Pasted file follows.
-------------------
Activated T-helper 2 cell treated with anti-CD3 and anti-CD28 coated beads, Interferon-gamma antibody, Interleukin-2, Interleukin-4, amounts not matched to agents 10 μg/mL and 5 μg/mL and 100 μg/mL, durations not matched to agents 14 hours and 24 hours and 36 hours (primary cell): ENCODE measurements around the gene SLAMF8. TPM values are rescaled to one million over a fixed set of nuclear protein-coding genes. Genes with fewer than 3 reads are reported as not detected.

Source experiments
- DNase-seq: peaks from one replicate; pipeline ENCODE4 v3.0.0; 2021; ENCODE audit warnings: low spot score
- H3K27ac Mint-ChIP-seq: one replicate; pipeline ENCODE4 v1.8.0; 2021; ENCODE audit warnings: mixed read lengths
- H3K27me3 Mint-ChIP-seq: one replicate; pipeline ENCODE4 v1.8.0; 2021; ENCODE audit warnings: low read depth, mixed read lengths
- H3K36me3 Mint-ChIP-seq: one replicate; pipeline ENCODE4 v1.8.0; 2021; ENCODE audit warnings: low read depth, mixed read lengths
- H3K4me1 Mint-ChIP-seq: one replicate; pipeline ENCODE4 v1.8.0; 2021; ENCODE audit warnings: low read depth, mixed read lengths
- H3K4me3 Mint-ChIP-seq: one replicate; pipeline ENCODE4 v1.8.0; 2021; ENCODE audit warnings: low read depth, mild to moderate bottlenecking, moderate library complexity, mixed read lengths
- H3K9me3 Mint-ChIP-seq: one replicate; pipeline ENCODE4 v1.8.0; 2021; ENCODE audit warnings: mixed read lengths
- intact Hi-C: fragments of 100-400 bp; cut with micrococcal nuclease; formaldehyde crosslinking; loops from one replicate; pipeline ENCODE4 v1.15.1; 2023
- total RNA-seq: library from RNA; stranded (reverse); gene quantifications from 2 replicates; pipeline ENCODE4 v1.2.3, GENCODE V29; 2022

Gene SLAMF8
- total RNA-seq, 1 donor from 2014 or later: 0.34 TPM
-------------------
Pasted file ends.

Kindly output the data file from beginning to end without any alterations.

Activated T-helper 2 cell treated with anti-CD3 and anti-CD28 coated beads, Interferon-gamma antibody, Interleukin-2, Interleukin-4, amounts not matched to agents 10 μg/mL and 5 μg/mL and 100 μg/mL, durations not matched to agents 14 hours and 24 hours and 36 hours (primary cell): ENCODE measurements around the gene SLAMF8. TPM values are rescaled to one million over a fixed set of nuclear protein-coding genes. Genes with fewer than 3 reads are reported as not detected.

Source experiments
- DNase-seq: peaks from one replicate; pipeline ENCODE4 v3.0.0; 2021; ENCODE audit warnings: low spot score
- H3K27ac Mint-ChIP-seq: one replicate; pipeline ENCODE4 v1.8.0; 2021; ENCODE audit warnings: mixed read lengths
- H3K27me3 Mint-ChIP-seq: one replicate; pipeline ENCODE4 v1.8.0; 2021; ENCODE audit warnings: low read depth, mixed read lengths
- H3K36me3 Mint-ChIP-seq: one replicate; pipeline ENCODE4 v1.8.0; 2021; ENCODE audit warnings: low read depth, mixed read lengths
- H3K4me1 Mint-ChIP-seq: one replicate; pipeline ENCODE4 v1.8.0; 2021; ENCODE audit warnings: low read depth, mixed read lengths
- H3K4me3 Mint-ChIP-seq: one replicate; pipeline ENCODE4 v1.8.0; 2021; ENCODE audit warnings: low read depth, mild to moderate bottlenecking, moderate library complexity, mixed read lengths
- H3K9me3 Mint-ChIP-seq: one replicate; pipeline ENCODE4 v1.8.0; 2021; ENCODE audit warnings: mixed read lengths
- intact Hi-C: fragments of 100-400 bp; cut with micrococcal nuclease; formaldehyde crosslinking; loops from one replicate; pipeline ENCODE4 v1.15.1; 2023
- total RNA-seq: library from RNA; stranded (reverse); gene quantifications from 2 replicates; pipeline ENCODE4 v1.2.3, GENCODE V29; 2022

Gene SLAMF8
- total RNA-seq, 1 donor from 2014 or later: 0.34 TPM